School is out and summer is here (minus the warm temperatures). The calendar shows football months away; however, according to the Farmer’s Almanac, the only thing standing between today and the return of the Cougars is an orange pumpkin.

Local and Googled “green thumbs” say it takes about 100 days for a Utah garden to produce a pumpkin, and with 98 remaining before the Cougars kick off against Southern Illinois, the planting season for both is here and so are the similarities.

As a gardener preps the soil, Kalani Sitake and his staff are cultivating the physical condition of the football team with a detailed plan for exercise, diet, weightlifting and player-led workouts.

Pumpkins follow a development plan, too. The leaves from a planted seed break through the ground in about a week with the vines growing shortly after. Blossoms will appear by early July, and the fruit will show up by the end of the month. The Cougars will show up in late July, too, when they report for fall camp.

The condition of the pumpkin and the player will reflect the due diligence of the grower and the coach.

For pumpkins, the July fight includes a battle with squash bugs, beetles, snails and slugs. According to the USU Extension, they can be combatted with targeted pesticides.

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For BYU, the challenges that bug can be fatigue and a loss of focus. There can also be too much attention given to the outside prognostications of an underwhelming season. If only there was a pesticide for that. Instead, Sitake and his staff can stage a counterattack by fostering a culture of team unity and purpose.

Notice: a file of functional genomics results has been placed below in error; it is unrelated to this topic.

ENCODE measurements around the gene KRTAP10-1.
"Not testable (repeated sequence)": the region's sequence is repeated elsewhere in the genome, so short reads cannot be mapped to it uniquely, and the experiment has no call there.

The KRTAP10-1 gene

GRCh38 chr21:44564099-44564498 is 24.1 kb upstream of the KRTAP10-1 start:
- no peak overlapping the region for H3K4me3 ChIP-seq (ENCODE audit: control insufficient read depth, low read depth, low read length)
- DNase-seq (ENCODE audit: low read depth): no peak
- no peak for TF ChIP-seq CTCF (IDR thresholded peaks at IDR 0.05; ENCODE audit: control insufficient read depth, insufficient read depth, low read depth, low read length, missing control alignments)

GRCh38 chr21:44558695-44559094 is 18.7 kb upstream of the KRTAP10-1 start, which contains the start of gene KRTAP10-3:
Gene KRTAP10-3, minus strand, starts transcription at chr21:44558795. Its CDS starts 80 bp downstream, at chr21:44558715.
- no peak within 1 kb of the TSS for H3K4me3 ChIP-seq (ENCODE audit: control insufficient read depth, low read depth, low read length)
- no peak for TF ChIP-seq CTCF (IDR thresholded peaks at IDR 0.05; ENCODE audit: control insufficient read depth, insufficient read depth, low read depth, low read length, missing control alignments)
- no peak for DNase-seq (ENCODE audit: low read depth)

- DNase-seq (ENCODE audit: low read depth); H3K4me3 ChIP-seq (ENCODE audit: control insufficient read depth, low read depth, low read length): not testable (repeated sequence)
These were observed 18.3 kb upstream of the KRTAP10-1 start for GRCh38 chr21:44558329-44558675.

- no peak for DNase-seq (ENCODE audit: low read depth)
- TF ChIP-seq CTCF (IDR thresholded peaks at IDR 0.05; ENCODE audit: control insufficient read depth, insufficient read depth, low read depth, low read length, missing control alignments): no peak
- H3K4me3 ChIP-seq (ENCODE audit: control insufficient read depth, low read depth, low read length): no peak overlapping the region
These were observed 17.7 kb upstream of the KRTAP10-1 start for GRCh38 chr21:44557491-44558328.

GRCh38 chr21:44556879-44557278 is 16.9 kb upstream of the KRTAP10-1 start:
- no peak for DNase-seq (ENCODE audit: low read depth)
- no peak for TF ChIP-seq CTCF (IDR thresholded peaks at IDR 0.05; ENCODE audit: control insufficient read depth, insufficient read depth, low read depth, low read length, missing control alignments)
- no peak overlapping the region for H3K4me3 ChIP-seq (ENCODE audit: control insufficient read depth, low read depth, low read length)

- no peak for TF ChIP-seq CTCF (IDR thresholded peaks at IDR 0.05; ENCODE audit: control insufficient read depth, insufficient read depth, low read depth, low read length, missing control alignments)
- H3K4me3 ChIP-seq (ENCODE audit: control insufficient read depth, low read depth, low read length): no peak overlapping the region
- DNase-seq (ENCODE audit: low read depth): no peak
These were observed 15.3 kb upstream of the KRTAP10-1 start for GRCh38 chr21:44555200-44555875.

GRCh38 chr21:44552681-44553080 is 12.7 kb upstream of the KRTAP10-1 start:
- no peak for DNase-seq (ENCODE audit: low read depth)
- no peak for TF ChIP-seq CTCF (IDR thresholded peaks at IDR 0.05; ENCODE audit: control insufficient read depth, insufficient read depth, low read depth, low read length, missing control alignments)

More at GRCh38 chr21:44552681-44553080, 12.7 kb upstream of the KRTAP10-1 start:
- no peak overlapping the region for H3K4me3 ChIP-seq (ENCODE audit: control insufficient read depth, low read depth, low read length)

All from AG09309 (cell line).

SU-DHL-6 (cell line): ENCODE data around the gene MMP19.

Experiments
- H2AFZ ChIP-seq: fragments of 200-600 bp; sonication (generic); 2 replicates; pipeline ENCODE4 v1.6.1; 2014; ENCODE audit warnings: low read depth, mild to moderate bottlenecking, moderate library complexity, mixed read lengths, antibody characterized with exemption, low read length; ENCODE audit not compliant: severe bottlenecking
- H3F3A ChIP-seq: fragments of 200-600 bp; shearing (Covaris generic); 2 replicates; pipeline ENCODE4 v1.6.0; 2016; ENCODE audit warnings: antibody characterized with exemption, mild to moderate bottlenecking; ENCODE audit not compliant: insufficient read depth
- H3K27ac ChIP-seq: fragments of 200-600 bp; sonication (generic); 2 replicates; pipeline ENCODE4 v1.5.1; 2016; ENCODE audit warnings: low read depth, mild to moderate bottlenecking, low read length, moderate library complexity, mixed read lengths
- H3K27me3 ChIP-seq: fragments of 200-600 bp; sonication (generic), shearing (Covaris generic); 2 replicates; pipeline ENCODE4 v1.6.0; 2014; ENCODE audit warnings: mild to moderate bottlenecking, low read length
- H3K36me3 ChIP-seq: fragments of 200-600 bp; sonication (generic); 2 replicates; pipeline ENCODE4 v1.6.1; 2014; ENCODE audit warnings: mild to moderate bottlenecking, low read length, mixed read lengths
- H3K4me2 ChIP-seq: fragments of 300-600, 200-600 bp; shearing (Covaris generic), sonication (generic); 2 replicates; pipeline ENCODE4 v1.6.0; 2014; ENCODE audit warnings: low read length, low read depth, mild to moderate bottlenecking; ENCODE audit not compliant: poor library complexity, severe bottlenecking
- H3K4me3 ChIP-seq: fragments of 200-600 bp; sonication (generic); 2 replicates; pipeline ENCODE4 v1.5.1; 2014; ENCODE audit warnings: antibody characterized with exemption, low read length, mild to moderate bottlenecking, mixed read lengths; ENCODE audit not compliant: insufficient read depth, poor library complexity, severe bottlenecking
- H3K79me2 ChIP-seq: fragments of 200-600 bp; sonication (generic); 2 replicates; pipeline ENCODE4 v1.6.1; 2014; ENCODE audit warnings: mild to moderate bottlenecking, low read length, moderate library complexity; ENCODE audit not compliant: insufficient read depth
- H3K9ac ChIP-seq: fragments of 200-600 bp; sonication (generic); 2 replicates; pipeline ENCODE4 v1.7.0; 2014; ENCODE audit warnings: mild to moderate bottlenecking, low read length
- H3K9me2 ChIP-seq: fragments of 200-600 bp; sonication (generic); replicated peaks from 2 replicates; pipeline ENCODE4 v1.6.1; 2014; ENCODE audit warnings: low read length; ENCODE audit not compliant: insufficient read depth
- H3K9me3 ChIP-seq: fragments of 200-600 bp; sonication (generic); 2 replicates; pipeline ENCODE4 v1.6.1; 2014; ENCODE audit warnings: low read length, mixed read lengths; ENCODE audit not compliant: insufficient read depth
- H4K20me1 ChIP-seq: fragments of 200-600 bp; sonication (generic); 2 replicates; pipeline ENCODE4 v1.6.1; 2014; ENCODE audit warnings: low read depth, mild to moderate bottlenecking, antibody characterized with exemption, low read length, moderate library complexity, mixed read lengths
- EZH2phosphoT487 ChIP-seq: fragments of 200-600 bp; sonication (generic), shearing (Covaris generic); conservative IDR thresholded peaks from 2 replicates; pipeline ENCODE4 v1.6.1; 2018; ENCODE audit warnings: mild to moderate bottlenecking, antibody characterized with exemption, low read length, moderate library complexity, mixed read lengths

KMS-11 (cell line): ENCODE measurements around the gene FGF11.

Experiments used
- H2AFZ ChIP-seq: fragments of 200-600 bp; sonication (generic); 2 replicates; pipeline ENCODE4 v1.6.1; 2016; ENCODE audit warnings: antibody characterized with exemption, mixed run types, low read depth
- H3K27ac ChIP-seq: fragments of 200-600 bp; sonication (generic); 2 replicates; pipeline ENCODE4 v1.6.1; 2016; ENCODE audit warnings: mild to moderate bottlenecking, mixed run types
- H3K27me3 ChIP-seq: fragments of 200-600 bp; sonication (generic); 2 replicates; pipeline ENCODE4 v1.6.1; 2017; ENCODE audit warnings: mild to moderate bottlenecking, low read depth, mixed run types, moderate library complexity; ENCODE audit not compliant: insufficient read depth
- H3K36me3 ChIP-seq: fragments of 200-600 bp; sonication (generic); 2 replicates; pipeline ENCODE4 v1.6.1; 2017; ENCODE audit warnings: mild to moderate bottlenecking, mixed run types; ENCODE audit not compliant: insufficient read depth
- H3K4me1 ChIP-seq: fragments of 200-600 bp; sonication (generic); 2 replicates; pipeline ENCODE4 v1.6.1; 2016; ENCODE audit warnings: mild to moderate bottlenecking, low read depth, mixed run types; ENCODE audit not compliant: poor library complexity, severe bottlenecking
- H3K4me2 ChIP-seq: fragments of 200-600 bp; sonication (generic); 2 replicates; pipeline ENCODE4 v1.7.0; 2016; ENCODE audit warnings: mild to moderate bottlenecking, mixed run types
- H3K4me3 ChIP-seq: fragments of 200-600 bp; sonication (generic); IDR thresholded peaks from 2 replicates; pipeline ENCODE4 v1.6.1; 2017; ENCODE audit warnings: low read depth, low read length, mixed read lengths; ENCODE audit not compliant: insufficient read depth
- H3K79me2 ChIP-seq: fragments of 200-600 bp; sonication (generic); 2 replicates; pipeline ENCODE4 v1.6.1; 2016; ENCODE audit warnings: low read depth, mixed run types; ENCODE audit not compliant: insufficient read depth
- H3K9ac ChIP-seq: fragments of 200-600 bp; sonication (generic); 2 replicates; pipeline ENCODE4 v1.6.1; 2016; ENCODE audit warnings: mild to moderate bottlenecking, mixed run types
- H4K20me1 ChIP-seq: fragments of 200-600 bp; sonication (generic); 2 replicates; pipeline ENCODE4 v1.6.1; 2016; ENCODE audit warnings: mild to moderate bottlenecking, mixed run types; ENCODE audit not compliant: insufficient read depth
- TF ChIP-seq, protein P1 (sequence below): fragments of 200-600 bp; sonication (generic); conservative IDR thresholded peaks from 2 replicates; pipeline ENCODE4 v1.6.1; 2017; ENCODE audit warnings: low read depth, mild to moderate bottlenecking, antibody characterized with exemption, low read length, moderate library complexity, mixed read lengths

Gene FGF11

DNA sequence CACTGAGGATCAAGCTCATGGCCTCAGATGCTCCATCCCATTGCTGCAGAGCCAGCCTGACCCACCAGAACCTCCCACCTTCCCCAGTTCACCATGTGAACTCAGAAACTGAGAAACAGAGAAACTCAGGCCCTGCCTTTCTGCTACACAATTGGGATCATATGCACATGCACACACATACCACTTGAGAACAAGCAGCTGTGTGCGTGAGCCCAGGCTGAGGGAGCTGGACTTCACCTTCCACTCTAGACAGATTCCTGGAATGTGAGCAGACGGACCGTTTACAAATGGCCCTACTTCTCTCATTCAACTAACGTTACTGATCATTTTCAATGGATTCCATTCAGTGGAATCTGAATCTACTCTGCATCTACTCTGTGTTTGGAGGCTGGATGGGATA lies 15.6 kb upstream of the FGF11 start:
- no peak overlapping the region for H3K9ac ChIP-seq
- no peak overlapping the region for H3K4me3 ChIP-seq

It’s in August that pumpkins show the most growth and evolve into their true colors, just as it will be for BYU. But at this point, the parallel part ways. Pumpkins just sit and grow until the gardener deems them ready for harvest. The Cougars, on the other hand, will be sprinting toward an Aug. 31 deadline when Southern Illinois comes to Provo.

BYU will have much to figure out, especially at the quarterback position, where Jake Retzlaff and Gerry Bohanon are competing for the starting job. There are other starting positions to determine and strategies to perfect.

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In time, both pumpkins and Cougars will be out of time. The growing season will be over and the harvest, whether at the market or LaVell Edwards Stadium, will be indicative of how the summer went.

“It’s the Great Pumpkin, Charlie Brown” is a 1966 cartoon that captures the culmination of both worlds when Linus finds a sincere pumpkin patch and Lucy tees up the football for Charlie to kick. Part of what makes those animated moments so timeless is the time it takes for fall to return.

The old proverb that absence makes the heart grow fonder certainly applies to America’s No. 1 spectator sport.

Football season is special and it’s coming, but it shouldn’t travel so quickly as to rob us of visiting a lemonade stand, watching grandkids play baseball, and taking in the summer fireworks. However, if you are looking for an easy way to pass the time, buy a seed and plant a pumpkin — when it’s ready, the Cougars will be ready, too.

Dave McCann is a sports writer and columnist for the Deseret News and is a play-by-play announcer and show host for BYUtv/ESPN+. He co-hosts “Y’s Guys” at and is the author of the children’s book “C is for Cougar,” available at